Updated: Oct 28, 2019
Featured on Amateur Astrophotography Magazine - Issue 61
M35 is a large, 110 million year old cluster located 2,800 light-years away in the constellation of Gemini.
Another cluster, NGC 2158, is next to Messier 35, and the both of them together make for a beautiful photo full of stars.
The only tricky part about photographing this target with its cluster neighbor is to properly center the camera so you can capture them both without cutting either one off.
Make sure your tracking and guiding are on point so that the stars within the clusters don’t drift over each other. In our case, our laptop did not work properly that night so we could not do any guiding! We decided to launch 30 second shots unguided, and got very minimal star trails.
Camera: Canon 7D Mark II
Telescope: Orion 8" Astrograph f/3.9
Mount: Atlas EQ-G motorized Mount
Guiding: N/A (laptop died!)
Total Exposure Time: 1.4 hours
Exposure Time per frame: 30 seconds
164 lights - 15 Darks - 15 Bias
LOCATING MESSIER 35
Messier 35 can be found in the Gemini constellation. The cluster can easily be found by locating the nearest bright star: Capella, from the Taurus constellation.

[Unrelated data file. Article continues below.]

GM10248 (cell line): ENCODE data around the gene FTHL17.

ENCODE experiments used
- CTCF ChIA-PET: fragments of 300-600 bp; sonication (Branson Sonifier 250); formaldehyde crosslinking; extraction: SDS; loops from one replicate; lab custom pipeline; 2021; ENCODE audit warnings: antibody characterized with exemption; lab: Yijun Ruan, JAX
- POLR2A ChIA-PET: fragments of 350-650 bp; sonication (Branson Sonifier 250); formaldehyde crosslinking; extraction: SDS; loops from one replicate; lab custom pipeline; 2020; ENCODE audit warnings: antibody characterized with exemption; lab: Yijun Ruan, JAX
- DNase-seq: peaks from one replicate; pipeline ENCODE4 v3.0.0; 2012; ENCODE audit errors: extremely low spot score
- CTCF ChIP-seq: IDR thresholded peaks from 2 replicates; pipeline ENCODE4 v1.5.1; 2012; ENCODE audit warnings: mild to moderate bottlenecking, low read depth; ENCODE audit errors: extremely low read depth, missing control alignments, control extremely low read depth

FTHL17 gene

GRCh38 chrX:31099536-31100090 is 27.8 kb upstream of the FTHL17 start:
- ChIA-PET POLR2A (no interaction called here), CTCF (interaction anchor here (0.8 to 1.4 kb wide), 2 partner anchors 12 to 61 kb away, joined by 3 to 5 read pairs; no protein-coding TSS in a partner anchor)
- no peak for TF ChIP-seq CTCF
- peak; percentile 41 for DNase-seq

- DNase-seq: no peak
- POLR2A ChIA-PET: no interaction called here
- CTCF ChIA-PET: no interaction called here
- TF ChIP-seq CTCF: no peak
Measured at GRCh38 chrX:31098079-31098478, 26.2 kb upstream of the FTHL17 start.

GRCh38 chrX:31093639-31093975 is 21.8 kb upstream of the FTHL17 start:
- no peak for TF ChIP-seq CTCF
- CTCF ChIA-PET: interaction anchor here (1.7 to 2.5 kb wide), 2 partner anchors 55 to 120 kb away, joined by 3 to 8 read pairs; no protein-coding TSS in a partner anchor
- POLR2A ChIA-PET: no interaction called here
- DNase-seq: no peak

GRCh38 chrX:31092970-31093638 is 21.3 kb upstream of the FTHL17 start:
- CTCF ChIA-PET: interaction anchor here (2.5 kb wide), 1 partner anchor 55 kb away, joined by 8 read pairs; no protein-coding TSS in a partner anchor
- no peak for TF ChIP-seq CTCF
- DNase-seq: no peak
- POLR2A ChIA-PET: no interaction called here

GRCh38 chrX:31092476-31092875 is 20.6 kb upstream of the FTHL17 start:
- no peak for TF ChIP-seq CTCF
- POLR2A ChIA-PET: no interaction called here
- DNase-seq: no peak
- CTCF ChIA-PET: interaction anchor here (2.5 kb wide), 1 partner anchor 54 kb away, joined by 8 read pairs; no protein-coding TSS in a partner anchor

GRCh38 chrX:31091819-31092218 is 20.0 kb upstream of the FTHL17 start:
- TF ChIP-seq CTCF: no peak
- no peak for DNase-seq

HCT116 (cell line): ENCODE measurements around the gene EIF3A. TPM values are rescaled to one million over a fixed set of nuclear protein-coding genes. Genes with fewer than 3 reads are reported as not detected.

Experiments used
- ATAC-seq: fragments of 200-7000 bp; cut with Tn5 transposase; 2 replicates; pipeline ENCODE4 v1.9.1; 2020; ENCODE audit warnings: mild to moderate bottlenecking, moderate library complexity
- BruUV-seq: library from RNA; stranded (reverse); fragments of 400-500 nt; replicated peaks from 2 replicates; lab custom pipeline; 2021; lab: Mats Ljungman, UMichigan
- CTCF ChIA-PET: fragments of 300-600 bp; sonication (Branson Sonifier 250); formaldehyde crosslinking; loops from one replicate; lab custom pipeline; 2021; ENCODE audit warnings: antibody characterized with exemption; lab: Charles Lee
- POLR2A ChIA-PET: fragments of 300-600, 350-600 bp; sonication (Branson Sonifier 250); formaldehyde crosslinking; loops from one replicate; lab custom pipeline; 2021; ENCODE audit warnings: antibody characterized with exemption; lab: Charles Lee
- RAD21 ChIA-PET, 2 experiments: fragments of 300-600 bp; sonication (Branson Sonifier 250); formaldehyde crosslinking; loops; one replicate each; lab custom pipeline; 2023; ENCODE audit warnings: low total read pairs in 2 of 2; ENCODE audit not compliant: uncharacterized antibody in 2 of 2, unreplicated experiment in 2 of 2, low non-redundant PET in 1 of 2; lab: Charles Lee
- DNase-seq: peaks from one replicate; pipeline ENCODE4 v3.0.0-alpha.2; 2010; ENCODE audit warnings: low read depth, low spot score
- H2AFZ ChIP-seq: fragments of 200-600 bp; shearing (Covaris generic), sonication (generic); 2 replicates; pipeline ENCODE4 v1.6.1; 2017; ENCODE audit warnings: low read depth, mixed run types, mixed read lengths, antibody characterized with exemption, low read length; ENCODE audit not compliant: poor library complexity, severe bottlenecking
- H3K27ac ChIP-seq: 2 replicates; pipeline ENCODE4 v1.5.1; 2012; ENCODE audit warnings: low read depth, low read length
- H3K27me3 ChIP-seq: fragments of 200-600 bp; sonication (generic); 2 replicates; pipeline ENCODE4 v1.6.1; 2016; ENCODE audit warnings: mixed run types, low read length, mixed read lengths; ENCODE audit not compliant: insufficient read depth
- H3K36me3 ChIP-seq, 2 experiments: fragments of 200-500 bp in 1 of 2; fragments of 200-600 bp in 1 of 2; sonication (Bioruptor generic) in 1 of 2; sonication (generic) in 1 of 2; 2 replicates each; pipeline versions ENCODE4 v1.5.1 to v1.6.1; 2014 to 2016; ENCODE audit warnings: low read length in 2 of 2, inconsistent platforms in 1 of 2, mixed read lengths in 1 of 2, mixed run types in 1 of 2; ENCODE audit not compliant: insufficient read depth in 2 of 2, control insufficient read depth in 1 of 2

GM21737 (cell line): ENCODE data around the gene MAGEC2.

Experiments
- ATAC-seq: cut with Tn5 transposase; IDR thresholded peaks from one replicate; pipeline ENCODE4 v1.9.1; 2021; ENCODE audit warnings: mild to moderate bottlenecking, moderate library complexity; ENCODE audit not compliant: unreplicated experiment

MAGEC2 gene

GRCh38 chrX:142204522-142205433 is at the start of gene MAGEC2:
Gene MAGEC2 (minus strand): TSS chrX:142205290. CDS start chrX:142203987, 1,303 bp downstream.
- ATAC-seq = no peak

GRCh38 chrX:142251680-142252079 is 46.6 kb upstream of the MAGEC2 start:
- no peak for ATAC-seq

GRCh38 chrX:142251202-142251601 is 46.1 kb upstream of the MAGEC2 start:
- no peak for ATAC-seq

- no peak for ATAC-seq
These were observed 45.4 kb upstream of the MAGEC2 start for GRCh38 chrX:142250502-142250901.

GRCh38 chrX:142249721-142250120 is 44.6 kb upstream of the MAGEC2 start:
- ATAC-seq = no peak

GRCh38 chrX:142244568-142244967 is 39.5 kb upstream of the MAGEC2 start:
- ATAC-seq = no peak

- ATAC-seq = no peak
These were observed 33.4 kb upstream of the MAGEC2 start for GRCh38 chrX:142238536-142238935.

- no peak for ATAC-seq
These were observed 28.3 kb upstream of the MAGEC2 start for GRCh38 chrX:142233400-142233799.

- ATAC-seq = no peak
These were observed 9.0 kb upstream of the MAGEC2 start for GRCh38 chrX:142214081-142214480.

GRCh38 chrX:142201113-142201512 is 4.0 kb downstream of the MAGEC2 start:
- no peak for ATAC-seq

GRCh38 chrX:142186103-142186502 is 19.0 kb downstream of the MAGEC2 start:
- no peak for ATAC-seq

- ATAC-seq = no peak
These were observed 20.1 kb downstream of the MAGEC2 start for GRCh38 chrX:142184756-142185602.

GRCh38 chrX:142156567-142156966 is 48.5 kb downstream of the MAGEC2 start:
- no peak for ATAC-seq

Starting from Alhena, a bright star in the constellation of Gemini, move in a straight line to Capella and the line will lead you directly to M35. You should land on the cluster a little more than halfway through.
The cluster can be seen with the naked eye under the best possible conditions, and can easily observed through binoculars as well as any size telescope.
If your goal includes seeing the neighboring cluster NGC 2158, a larger telescope will be needed. That second cluster can be found just 15 arc minutes to the southwest of M35.
Here is a better view of the NGC 2158 cluster.
Unless you completely miss your framing or you are using a huge telescope, you will get this pretty cool cluster in your final image as well!
Discovered around the year 1750
The only Messier object in Gemini
About the same size as the full moon
MESSIER 35 LOG ENTRY VIDEO
This Messier cluster in Gemini is a pretty popular target for astrophotographers, especially due to the fact that NGC 2158, another cluster, can be seen right next to it! You also do not need much total exposure time to make a great image full of stars.
Part of: The Astrophotographer's Guidebook
Description: Discover 60 Deep Sky Objects that will considerably improve your Imaging and Processing skills! Whether you are a beginner, intermediate, or advanced astrophotographer, this detailed book of the best deep sky objects will serve as a personal guide for years to come! Discover which star clusters, nebulae, and galaxies are the easiest and most impressive to photograph for each season. Learn how to find each object in the night sky, and read our recommendations on imaging them in a quick and comprehensive way. Each target in this guide contains our advice on imaging, photos of expected results, and a useful information table. We've also included a few cool facts about each target, a map to find it in the night sky, and more!